CoreLogic released its CoreLogic Home Price Index (HPI™) and HPI Forecast™ for December 2016 which shows home prices are up both year over year and month over month.  Home prices nationwide, including distressed sales, increased year over year by 7.2% in December 2016 compared with December 2015 and increased month over month by 0.8% in December 2016 compared with November 2016, according to the CoreLogic HPI.  The CoreLogic HPI Forecast indicates that home prices will increase by 4.7% on a year-over-year basis from December 2016 to December 2017, and on a month-over-month basis home prices are expected to increase by 0.1% from December 2016 to January 2017. The CoreLogic HPI Forecast is a projection of home prices using the CoreLogic HPI and other economic variables. Values are derived from state-level forecasts by weighting indices according to the number of owner-occupied households for each state.  “As of the end of 2016, the CoreLogic national index was 3.9% below the peak reached in April 2006,” said Dr. Frank Nothaft, chief economist for CoreLogic. “We expect our national index to rise 4.7% during 2017, which would put homes prices at a new nominal peak before the end of this year.”  “Last year ended with a bang with home prices up over 7% nationally, led largely by major metro areas,” said Anand Nallathambi, president and CEO of CoreLogic. “We expect prices to continue to rise just under 5% in 2017 buoyed by lack of supply and continued high demand.”

Oil prices fall on bloated US fuel inventories, stalling China demand

Oil prices slid on Wednesday to extend falls from the previous session, as a big increase in US crude inventories and a slump in Chinese demand implied that global oil markets remain oversupplied despite OPEC-led efforts to cut output.  International Brent crude futures were trading at $54.81 per barrel at 1257 GMT, down 24 cents from their previous close.  US West Texas Intermediate (WTI) crude was at $51.77 a barrel, down 40 cents.  The declines came on the back of unexpectedly big increases in US fuel inventories, as reported by the American Petroleum Institute (API) on Tuesday.  Crude inventories rose by 14.2 million barrels in the week to February 3 to 503.6 million barrels, compared with analysts’ expectations in a Reuters poll for a 2.5 million barrel increase.  “If the official data from the US Department of Energy were to show a similar inventory build … US crude oil stocks would be catapulted to almost a record level,” Commerzbank said in a note.  The US Energy Information Administration publishes its official data later on Wednesday.  Gasoline stocks rose by 2.9 million barrels, compared with expectations for a 1.1-million-barrel gain.  Goldman Sachs analysts said that the data pointed to “US gasoline demand falling sharply by 460,000 barrels per day (bpd) year on year in January, with such declines only previously (seen) during recessions.”  The EIA said on Tuesday it expects US crude production to grow by 100,000 bpd to 8.98 million barrels this year, 0.3% less than previously forecast, but expects production to jump by 550,000 bpd in 2018.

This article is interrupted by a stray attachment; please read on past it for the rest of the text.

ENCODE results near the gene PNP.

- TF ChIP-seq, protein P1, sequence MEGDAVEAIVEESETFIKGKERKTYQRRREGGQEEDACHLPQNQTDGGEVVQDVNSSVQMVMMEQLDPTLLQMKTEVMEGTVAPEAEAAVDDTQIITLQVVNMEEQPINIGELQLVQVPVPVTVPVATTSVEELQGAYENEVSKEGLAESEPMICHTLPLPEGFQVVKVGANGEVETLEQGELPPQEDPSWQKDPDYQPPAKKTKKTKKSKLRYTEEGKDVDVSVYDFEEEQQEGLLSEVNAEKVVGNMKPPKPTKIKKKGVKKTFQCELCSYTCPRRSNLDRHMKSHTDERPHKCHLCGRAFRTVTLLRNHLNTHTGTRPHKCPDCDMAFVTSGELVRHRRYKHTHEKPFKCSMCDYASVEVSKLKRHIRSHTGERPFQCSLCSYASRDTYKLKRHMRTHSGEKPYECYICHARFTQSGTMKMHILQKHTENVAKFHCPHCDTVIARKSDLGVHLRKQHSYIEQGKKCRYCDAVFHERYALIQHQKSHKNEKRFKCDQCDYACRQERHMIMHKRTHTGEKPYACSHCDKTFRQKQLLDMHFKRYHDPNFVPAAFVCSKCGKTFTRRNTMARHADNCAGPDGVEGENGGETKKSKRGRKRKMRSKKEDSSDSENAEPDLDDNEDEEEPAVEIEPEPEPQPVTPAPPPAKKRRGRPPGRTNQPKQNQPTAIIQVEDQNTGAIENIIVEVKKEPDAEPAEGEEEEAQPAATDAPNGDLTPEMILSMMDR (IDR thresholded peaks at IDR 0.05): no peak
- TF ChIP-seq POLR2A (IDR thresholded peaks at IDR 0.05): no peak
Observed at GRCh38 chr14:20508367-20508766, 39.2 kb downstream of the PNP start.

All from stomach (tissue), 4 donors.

MBA – mortgage applications up

Mortgage applications increased 2.3% from one week earlier, according to data from the Mortgage Bankers Association’s (MBA) Weekly Mortgage Applications Survey for the week ending February 3, 2017.  The Market Composite Index, a measure of mortgage loan application volume, increased 2.3% on a seasonally adjusted basis from one week earlier. On an unadjusted basis, the Index increased 6% compared with the previous week. The Refinance Index increased 2% from the previous week. The seasonally adjusted Purchase Index increased 2% from one week earlier. The unadjusted Purchase Index increased 9% compared with the previous week and was 4% higher than the same week one year ago.  The refinance share of mortgage activity decreased to 47.9% of total applications, its lowest level since June 2009, from 49.4% the previous week. The adjustable-rate mortgage (ARM) share of activity increased to 6.9% of total applications.  The FHA share of total applications decreased to 11.9% from 12.1% the week prior. The VA share of total applications increased to 12.7% from 12.4% the week prior. The USDA share of total applications remained unchanged at 0.9%.

How Trump could already be affecting monetary policy in China

Chinese officials might be trying to drain liquidity from their economy but the central bank remains fearful of raising interest rates too quickly, according to one strategist who suggests President Donald Trump might be indirectly influencing policy in the country.  “What is China trying to do about (large outflows)? Yes, they put up interest rates, they’re draining liquidity, but still they don’t seem to be really trying to stem the loan growth,” Jane Foley, senior forex strategist at Rabobank, told CNBC Wednesday.  “We know that they’ve got several issues, we know that they are trying to perhaps drain the liquidity, but they don’t want to take action. They don’t want to put up interest rates too much because I think they appear to be fearful that that could slow growth. With respect to Donald Trump, I think part of the reason they are still trying to have this two-way trade in the exchange rate is to give this impression that they are not a currency manipulator, they are of course trying to stop the rate of movement,” she added.  Data released Tuesday showed China’s foreign exchange reserves dropped more than expected in January, to below the $3 trillion threshold for the first time in almost six years. Such figures have raised concerns among analysts that continued outflows will prompt the Chinese authorities to devalue their currency. Foley noted the data also showed a continued rise in loan growth in the world’s second-largest economy, which she said could mean this cash was making its way out of the country.